Regulating Legal Tech to Increase Access to Justice

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Scholar proposes a national regulatory system to ensure the equitable use of legal technology.

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Whether you are a driver disputing a parking ticket, a fiancé drafting a prenuptial agreement, or an entrepreneur starting a new business, legal technology can assist you.

Yet, in the United States, few regulations address tech-driven legal services.

In an article in the Fordham Law Review, Drew Simshaw, a law professor, identifies the potential of legal tech to connect underserved Americans to affordable legal services and proposes a national regulatory system to ensure that legal tech achieves this goal.

The legal services industry stands on the brink of a technological revolution, with an abundance of innovation in legal tech. Legal tech is technology that facilitates user interaction with the legal system, including tools that harness generative artificial intelligence.

Among popular legal tech, self-help options, such as HelloPrenup, LegalZoom, and DoNotPay, allow users to explore specific legal questions without hiring an attorney. Legal professionals so too benefit from these tools, which assist with tasks, including client intake, e-discovery, and document drafting.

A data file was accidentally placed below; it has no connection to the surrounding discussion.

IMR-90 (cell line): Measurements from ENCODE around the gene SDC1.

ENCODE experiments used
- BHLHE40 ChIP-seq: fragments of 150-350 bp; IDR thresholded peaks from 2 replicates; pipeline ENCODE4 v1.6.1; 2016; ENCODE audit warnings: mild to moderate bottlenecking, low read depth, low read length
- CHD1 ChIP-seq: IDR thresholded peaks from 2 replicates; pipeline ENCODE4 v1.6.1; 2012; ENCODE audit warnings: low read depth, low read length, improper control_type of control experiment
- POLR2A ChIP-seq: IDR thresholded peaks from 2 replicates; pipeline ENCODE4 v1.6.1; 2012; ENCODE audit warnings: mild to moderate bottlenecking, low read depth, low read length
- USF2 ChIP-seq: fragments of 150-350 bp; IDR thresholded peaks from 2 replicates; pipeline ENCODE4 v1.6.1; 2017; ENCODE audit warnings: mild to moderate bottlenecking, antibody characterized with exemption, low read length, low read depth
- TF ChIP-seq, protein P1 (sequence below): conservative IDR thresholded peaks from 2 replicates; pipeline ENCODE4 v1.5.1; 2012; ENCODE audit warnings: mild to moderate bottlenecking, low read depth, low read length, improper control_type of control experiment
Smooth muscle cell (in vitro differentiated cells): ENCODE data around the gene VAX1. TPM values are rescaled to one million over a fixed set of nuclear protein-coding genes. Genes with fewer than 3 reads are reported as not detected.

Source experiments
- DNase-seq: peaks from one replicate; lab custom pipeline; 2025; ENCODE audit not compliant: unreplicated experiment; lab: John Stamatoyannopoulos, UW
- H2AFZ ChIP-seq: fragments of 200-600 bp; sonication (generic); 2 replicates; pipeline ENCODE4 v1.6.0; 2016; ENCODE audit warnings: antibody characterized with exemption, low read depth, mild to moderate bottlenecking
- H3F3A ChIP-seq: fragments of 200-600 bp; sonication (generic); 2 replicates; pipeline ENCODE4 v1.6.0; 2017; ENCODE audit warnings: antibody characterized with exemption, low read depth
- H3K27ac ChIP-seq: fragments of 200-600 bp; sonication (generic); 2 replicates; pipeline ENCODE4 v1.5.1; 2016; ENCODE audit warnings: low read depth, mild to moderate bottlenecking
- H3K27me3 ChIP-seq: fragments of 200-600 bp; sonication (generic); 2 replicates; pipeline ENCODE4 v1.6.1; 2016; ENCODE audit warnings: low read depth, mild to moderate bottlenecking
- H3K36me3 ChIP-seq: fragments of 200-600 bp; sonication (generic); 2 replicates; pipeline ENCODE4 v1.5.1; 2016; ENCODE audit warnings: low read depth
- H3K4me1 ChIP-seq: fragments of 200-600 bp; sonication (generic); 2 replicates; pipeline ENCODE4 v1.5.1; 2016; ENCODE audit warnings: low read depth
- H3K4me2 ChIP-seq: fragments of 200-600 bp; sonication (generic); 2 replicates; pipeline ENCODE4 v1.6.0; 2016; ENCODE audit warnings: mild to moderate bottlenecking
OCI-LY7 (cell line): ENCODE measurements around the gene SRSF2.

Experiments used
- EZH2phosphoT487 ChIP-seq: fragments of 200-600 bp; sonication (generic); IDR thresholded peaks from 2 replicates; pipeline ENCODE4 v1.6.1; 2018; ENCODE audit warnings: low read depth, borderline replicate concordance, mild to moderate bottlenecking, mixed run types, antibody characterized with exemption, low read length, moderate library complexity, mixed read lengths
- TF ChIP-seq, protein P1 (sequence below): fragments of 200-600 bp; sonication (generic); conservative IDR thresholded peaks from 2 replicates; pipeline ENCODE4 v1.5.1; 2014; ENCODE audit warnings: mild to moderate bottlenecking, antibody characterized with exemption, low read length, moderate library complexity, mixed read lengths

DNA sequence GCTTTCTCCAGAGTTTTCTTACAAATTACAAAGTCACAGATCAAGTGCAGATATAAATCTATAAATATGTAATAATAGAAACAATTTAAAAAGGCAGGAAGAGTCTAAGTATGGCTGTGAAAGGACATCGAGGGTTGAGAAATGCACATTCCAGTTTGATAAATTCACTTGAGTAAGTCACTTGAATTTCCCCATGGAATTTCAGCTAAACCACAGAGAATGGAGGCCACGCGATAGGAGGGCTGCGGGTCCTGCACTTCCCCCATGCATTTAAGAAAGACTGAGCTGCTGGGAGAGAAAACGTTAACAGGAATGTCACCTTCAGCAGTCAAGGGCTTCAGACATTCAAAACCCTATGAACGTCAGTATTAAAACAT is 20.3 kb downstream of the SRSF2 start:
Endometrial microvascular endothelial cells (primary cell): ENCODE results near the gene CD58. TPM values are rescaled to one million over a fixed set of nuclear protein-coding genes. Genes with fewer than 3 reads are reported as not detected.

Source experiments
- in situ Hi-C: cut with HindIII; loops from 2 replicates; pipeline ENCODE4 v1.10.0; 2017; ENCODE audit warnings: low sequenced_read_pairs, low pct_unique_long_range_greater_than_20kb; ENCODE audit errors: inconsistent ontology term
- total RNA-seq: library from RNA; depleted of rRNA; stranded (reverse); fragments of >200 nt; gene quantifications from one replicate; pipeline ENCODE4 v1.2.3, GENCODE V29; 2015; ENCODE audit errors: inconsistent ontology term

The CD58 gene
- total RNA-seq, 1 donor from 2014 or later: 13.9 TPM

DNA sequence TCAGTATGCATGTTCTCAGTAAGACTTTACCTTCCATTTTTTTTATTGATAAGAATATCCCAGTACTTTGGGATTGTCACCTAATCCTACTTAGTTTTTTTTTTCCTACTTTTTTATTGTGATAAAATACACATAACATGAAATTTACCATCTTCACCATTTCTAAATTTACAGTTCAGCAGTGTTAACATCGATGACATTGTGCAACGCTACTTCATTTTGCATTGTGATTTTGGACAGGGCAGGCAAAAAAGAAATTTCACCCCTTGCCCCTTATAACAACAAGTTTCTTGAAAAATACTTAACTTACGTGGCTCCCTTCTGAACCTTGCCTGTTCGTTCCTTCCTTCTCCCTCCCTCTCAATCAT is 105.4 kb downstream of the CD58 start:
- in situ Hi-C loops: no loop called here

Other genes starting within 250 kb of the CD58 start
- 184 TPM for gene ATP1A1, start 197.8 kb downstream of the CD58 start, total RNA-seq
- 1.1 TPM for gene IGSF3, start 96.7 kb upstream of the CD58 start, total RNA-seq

Simshaw highlights the potential of legal tech to simplify problem-solving, improve consumer access to information, and allow users to resolve their legal issues in a manner that yields better outcomes than acting alone.

This technology also promises to bridge the access to justice gap by providing much-needed legal assistance to low- and middle-income Americans who might otherwise be unable to afford an attorney, Simshaw explains. Indeed, low-income Americans do not receive legal help for most of their civil legal issues due to the exorbitant cost of legal services.

But Simshaw cautions that the use of legal tech raises crucial considerations, including whether the use of self-help tools constitutes the unauthorized practice of law, how service providers account for the accuracy of their advice, and what protections apply to confidential user data, among other concerns.

Simshaw argues that the failure to regulate and address these issues undermines legal tech’s potential to aid under-resourced communities. He emphasizes that for legal tech to close the access to justice gap, legal tech needs to be “calibrated” to this purpose.

Without regulation, Simshaw warns of a possible outcome: one where tech tools become the primary source of legal assistance for low-income people, even when human help is appropriate. Simshaw envisions intake processes that redirect low-income individuals from professional legal services toward tech-driven assistance that, while better than nothing, remain inadequate.

In another undesirable outcome, legal tech becomes available only to the wealthy. Simshaw hypothesizes a scenario where only large law firms and their affluent clients can afford legal tech, thereby increasing the “gap between the have and have-nots.”